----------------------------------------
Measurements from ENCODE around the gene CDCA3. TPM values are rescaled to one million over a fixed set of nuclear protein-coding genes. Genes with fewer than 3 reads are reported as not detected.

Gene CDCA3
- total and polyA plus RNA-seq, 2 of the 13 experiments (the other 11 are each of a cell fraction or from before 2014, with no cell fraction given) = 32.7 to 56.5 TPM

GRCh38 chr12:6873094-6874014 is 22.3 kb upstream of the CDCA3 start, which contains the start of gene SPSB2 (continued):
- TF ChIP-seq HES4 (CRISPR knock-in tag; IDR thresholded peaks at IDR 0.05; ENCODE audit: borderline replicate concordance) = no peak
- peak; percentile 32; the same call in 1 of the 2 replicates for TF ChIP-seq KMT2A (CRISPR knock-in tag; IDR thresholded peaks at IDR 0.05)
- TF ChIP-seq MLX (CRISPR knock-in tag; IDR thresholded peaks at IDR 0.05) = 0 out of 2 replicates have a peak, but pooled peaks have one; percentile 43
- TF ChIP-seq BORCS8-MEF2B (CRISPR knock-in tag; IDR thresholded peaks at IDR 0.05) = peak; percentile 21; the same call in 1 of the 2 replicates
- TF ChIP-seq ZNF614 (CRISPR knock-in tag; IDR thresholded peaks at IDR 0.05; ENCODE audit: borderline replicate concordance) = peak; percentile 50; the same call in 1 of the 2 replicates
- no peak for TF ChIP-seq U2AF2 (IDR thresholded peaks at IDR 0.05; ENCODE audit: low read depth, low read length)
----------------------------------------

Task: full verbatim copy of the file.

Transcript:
Measurements from ENCODE around the gene CDCA3. TPM values are rescaled to one million over a fixed set of nuclear protein-coding genes. Genes with fewer than 3 reads are reported as not detected.

Gene CDCA3
- total and polyA plus RNA-seq, 2 of the 13 experiments (the other 11 are each of a cell fraction or from before 2014, with no cell fraction given) = 32.7 to 56.5 TPM

GRCh38 chr12:6873094-6874014 is 22.3 kb upstream of the CDCA3 start, which contains the start of gene SPSB2 (continued):
- TF ChIP-seq HES4 (CRISPR knock-in tag; IDR thresholded peaks at IDR 0.05; ENCODE audit: borderline replicate concordance) = no peak
- peak; percentile 32; the same call in 1 of the 2 replicates for TF ChIP-seq KMT2A (CRISPR knock-in tag; IDR thresholded peaks at IDR 0.05)
- TF ChIP-seq MLX (CRISPR knock-in tag; IDR thresholded peaks at IDR 0.05) = 0 out of 2 replicates have a peak, but pooled peaks have one; percentile 43
- TF ChIP-seq BORCS8-MEF2B (CRISPR knock-in tag; IDR thresholded peaks at IDR 0.05) = peak; percentile 21; the same call in 1 of the 2 replicates
- TF ChIP-seq ZNF614 (CRISPR knock-in tag; IDR thresholded peaks at IDR 0.05; ENCODE audit: borderline replicate concordance) = peak; percentile 50; the same call in 1 of the 2 replicates
- no peak for TF ChIP-seq U2AF2 (IDR thresholded peaks at IDR 0.05; ENCODE audit: low read depth, low read length)